Gene-Container coupling using PNA
Although we have not yet succeeded in having PNA oligomers freely soluble in a lipid phase, a series of experiments using high concentrations of organic solvents (50-70 % dimethylformamide or dioxane), and extrapolating these results to zero water content (Fig. 2) has allowed the prediction that PNA duplexes, in contrast to DNA duplexes will indeed be stable in organic solvents . Furthermore, these data somewhat surprisingly also indicate that the fidelity of sequence recognition (sequence discrimination) is not significantly affected either.
Figure 2: a) Gibbs free energy of hybridization of DNA-DNA, DNA-PNA
and PNA-PNA duplexes vs. organic solvent strength, indicating the
stability for PNA-PNA duplexes, both in aquaeous and organic solvent.
Melting temperatures and numerical values are given in b).
Efforts for direct physical
incorporation (association) of the template
with the lipid phase have involved chemically modified PNAs either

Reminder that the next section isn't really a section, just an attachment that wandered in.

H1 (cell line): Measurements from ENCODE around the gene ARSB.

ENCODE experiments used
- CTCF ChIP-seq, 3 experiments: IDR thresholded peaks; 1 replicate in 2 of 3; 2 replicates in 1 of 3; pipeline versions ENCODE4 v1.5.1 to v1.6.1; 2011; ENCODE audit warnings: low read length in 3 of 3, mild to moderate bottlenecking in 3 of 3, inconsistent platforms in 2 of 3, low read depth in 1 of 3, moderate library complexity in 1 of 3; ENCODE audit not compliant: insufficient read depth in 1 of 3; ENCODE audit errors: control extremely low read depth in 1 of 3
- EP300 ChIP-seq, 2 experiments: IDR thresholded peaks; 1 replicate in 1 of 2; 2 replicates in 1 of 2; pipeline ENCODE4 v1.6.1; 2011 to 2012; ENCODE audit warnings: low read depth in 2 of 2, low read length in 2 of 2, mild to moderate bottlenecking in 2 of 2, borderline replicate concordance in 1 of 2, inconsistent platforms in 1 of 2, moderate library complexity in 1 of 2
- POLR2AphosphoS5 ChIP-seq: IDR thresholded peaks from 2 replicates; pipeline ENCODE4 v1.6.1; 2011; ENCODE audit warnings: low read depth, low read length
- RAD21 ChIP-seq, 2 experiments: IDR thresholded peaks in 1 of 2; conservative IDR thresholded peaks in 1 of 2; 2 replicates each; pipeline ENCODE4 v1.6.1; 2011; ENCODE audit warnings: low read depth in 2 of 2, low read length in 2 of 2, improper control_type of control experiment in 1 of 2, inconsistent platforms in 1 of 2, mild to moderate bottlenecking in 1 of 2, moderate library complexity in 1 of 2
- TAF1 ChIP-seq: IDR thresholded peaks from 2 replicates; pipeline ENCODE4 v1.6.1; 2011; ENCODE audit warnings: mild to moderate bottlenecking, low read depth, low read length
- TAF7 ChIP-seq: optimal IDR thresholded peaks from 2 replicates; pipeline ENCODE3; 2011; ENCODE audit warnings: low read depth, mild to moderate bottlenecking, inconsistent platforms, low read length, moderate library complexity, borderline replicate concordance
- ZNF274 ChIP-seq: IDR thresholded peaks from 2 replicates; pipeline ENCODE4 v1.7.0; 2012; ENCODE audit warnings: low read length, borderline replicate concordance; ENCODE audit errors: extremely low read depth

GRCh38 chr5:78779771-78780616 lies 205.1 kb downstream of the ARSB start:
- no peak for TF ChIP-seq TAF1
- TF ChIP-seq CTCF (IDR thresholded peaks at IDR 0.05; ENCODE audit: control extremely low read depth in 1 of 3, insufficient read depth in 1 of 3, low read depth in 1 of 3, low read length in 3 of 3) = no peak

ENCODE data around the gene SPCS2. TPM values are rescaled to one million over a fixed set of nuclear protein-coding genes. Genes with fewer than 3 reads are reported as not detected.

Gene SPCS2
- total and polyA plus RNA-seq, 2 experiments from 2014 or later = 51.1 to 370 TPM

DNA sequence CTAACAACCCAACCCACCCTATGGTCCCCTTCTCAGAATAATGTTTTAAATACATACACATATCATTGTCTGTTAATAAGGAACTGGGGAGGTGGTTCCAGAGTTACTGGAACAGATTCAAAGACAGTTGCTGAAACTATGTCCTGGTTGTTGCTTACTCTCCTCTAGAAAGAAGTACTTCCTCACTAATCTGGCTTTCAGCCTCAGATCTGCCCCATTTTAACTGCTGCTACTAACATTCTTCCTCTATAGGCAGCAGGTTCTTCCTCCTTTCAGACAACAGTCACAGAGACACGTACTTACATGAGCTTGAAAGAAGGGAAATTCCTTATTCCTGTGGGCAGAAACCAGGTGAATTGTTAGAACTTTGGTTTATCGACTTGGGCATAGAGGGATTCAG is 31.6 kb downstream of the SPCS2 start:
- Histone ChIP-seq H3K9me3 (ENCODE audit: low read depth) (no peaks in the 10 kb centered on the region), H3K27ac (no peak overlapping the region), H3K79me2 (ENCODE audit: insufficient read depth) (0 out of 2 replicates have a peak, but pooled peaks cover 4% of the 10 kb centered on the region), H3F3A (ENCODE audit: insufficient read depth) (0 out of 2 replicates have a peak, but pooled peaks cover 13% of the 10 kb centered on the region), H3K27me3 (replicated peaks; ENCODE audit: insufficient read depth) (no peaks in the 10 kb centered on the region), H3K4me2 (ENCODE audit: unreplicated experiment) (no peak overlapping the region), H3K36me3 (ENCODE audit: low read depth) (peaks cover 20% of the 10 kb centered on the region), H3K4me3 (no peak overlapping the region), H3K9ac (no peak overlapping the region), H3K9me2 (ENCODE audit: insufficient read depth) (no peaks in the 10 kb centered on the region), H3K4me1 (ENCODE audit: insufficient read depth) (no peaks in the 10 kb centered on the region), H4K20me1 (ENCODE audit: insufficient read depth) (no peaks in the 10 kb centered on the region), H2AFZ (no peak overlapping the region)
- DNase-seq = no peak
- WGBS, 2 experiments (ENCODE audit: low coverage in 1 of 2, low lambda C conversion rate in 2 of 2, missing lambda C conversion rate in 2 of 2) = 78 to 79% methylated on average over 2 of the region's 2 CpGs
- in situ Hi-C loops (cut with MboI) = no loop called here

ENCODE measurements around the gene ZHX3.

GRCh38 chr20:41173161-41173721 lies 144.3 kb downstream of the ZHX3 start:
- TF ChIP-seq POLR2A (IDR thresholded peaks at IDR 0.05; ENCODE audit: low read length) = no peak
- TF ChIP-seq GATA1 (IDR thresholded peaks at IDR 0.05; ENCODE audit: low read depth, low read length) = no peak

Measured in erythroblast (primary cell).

within the backbone (for embedding/dissolution in the lipid phase) or
by chemical conjugation of lipophilic groups. To this end PNA decamers
containing multiple leucine modified backbone units or decanoyl-lysine
modified backbone units (Fig. 3) have been
synthesized and their solubility properties analyzed in a traditional
water-octanol partition system. Of these the leucine modified PNA
(6 out of twenty residues) partitioned more than 99% into the water
whereas preliminary data indicate that the octanoyl-lysine modified PNA
(4 out of twenty residues) distributes equally between the two phases.
Therefore, the latter type of modification may eventually lead to PNA
oligomers that are fully incorporated into a lipid environment.
Figure 3: PNA conjugates with various lipophilicities (various
of attached fatty acids).
A series of fluorescein PNA fatty
acid conjugates with varying lipophilicity has been synthesized
(Fig. 3). These are expected to
associate with lipid droplets and vesicles at the surface, having their
lipophilic tail embedded in the lipid phase and the PNA part exposed
into the aqueous phase. Studies of the interaction of these with lipid
vesicles have been initiated using FACS (fluorescence assisted cell
sorting) (Fig. 4), and the results show that
such lipid PNA conjugates are indeed effectively bound to lipid
vesicles, and that the binding kinetics in terms of off rates may
be measured by this technique.
Figure 4: Fluorescence measurements from a FACS machine of population of 1 um POPC vesicles with attached fluorescent PNAs. a) Dose-response signal b) Mixing of two populations (vesicles with low PNA + vesicles with high PNA content) results in an intermediate population. The technique enables measurement of PNA lifetimes within vesicles (60 min in this case).